Tuesday, May 26, 2009

6 Tips For Getting Hired in this Economy

With unemployment numbers climbing and people needing to keep a positive cash flow, you could find yourself interviewing for a position that you may be overqualified for, not all that interested in and yet really need. Here are some basics to keep in mind:

1. Be enthusiastic.
Even if the job is not your #1 choice you need to act as if it is ~~ if you want to get hired, that is. When I interviewed candidates, I would explain what the job entailed, what the responsibilities of the position were and what the successful candidate might look like. You, the candidate, need to keep the conversation interactive. I can’t tell you how many candidates lost out on employment opportunities because their enthusiasm level was imperceptible. Tell the interviewer why you want to work at this company and why you are perfect for the job. She/he shouldn’t have to check you for a pulse ~~ not in any economy!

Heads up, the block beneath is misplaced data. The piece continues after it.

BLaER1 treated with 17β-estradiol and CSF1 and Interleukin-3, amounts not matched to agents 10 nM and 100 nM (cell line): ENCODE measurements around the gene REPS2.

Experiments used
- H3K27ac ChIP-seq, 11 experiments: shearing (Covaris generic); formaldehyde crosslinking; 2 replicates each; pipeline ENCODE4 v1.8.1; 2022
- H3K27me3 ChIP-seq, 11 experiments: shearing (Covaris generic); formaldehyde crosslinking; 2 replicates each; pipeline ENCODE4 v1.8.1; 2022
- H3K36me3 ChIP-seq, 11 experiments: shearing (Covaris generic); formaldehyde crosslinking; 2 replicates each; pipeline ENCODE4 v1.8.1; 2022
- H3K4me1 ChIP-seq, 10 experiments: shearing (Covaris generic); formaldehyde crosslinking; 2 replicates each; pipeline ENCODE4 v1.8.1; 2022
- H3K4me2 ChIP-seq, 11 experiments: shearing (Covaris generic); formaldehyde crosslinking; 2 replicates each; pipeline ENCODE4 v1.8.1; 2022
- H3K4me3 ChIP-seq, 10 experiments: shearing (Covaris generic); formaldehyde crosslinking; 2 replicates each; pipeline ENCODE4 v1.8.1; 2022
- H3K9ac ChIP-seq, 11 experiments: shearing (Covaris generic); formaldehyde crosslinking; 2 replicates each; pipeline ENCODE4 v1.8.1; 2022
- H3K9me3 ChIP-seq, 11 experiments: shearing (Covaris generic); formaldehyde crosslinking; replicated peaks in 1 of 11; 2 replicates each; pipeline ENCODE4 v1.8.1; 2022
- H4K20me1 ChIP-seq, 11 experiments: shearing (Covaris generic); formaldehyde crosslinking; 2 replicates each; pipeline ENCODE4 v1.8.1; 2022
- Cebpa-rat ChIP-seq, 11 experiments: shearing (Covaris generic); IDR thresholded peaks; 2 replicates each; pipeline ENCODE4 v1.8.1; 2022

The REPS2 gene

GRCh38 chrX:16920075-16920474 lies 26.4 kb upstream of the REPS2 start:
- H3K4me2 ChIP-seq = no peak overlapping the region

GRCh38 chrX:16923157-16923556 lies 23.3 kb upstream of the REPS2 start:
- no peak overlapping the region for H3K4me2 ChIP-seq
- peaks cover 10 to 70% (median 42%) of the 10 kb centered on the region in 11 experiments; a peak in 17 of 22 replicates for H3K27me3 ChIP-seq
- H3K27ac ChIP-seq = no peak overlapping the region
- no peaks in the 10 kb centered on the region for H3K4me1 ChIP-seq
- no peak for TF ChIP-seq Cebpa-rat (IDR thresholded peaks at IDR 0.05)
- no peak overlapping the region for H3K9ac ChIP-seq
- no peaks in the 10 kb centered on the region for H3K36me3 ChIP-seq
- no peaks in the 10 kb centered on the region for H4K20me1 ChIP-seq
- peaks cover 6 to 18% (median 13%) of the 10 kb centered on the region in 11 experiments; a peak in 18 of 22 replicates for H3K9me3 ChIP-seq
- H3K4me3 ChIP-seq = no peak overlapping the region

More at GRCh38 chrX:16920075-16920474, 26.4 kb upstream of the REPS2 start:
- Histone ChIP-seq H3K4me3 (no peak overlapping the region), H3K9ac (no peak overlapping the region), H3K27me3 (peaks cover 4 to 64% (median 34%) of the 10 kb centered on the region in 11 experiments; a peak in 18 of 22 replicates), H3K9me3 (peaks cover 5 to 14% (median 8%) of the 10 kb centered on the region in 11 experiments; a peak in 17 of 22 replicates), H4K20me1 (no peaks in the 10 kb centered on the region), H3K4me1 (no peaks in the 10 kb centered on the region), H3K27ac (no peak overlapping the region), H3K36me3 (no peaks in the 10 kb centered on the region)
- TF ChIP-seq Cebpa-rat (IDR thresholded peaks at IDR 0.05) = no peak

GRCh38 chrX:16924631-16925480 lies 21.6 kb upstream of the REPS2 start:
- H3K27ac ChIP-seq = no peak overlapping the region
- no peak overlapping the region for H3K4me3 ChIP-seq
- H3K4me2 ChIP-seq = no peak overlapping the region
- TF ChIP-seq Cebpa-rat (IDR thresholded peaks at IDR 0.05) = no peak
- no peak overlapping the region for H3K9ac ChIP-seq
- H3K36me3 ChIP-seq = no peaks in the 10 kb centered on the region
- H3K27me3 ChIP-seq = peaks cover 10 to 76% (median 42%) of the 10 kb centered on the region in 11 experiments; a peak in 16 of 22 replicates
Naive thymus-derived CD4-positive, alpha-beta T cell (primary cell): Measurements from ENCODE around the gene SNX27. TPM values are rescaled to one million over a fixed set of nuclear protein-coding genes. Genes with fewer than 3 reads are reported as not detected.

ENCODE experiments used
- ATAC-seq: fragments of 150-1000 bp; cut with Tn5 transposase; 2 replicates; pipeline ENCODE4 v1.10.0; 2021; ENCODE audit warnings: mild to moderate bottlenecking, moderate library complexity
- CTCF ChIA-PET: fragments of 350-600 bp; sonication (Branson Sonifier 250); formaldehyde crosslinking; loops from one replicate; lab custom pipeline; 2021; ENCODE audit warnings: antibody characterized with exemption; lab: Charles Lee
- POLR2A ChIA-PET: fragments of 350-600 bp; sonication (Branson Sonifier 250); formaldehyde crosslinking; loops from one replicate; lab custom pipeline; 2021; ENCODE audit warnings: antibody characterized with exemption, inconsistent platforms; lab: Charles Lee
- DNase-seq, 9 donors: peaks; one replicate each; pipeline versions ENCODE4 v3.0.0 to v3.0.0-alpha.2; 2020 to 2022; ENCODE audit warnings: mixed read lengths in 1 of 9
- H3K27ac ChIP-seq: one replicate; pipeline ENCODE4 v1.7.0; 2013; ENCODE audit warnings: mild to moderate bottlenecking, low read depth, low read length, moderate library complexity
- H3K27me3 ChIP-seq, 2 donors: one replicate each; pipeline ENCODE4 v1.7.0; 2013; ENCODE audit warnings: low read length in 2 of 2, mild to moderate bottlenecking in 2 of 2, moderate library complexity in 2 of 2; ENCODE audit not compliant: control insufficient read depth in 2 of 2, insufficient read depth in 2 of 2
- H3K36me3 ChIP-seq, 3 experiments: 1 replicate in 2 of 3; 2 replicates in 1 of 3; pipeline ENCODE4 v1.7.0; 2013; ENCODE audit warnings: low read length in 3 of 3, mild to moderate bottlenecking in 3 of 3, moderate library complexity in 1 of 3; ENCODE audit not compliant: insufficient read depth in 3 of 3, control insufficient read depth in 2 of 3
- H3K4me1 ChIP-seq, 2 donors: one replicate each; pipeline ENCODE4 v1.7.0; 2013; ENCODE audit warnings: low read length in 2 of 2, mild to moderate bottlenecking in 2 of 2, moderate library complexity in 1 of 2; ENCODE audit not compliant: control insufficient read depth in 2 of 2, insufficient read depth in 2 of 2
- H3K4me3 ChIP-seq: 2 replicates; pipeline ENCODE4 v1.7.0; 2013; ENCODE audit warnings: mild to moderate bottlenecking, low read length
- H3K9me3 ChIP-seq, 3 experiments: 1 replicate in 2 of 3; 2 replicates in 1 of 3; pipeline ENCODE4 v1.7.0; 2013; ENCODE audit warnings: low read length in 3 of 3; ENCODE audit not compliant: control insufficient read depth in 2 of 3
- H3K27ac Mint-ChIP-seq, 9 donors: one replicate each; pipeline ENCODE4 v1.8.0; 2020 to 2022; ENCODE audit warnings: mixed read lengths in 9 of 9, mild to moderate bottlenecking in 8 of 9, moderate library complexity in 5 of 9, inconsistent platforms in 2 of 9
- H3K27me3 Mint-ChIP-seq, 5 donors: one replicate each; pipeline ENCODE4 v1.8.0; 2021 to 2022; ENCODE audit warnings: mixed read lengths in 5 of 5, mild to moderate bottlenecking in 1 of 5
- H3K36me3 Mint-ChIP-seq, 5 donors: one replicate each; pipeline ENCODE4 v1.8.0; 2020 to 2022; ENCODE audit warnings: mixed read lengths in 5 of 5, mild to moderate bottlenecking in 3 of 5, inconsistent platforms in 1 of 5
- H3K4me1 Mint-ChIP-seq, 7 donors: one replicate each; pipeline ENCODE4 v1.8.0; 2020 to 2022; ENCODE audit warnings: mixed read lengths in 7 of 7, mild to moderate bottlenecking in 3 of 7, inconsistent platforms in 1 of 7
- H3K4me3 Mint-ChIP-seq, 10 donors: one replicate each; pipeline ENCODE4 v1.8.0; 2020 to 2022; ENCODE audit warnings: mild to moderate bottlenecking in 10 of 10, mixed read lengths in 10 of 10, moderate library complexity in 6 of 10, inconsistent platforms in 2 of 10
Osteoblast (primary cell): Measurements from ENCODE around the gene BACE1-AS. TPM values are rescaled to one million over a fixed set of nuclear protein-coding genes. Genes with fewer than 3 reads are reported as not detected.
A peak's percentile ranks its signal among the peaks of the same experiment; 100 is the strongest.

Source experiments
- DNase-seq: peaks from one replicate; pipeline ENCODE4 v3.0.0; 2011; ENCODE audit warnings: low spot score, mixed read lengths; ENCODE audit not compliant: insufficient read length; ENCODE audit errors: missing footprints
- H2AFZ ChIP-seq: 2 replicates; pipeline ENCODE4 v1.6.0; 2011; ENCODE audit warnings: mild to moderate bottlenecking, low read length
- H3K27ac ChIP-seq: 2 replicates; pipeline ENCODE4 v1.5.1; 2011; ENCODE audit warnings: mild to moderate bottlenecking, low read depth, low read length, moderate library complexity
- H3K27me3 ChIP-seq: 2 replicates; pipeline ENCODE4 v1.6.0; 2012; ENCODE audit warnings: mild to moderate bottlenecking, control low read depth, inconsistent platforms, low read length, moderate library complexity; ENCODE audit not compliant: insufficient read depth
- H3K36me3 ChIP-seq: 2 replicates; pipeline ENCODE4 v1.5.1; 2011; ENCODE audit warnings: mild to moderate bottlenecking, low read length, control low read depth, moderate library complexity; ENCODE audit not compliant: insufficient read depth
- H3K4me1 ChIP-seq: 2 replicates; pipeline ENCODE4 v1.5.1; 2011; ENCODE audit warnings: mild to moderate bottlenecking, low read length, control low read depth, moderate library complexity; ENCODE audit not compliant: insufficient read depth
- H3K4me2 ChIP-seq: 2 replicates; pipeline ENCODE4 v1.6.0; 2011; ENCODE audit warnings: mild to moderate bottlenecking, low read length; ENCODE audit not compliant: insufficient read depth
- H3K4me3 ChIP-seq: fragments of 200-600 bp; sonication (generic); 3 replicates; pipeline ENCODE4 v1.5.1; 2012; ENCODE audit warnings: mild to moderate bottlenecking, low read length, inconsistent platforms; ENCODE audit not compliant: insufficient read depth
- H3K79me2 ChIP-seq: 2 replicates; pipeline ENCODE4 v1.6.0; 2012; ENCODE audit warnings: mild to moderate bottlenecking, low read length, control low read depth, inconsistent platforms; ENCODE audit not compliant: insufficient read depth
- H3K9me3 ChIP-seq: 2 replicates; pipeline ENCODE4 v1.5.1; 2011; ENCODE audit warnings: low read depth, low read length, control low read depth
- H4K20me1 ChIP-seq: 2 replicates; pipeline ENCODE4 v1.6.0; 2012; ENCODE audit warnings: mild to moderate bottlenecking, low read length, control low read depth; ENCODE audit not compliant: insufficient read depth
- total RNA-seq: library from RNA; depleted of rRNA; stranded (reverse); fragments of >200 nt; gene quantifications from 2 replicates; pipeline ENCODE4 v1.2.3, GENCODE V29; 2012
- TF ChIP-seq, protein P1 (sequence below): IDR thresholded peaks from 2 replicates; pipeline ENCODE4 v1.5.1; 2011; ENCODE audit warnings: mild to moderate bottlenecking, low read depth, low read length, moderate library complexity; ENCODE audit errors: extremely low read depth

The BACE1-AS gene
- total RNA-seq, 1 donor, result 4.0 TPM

2. Have a great resume.
Your resume is your #1 marketing tool, absolutely! Professional resume writers know the importance of branding, positioning and value statements. It’s our job to write resumes that get noticed. Make the investment here; it will pay solid dividends for you.

3. Be able to articulate your accomplishments.
Be prepared to talk about your accomplishments using the STAR acronym. Have examples ready. Explain your achievements in terms of what the Situation was, the Task(s) you performed, Action you took and Result achieved.

4. Know what’s important to the company you’re interviewing with.
Utilize your local library and introduce yourself to the Reference librarian. These folks are a job seekers best friend. They know their stuff and they know how to get to it fast. Do your homework; know what the company is about and what is important to it.

5. Know what you are worth.
When the interviewer asks what salary you are looking for, know your value. Know what the job typically pays; know what your experience is worth. Take current market conditions into consideration so you don’t price yourself out of the competition.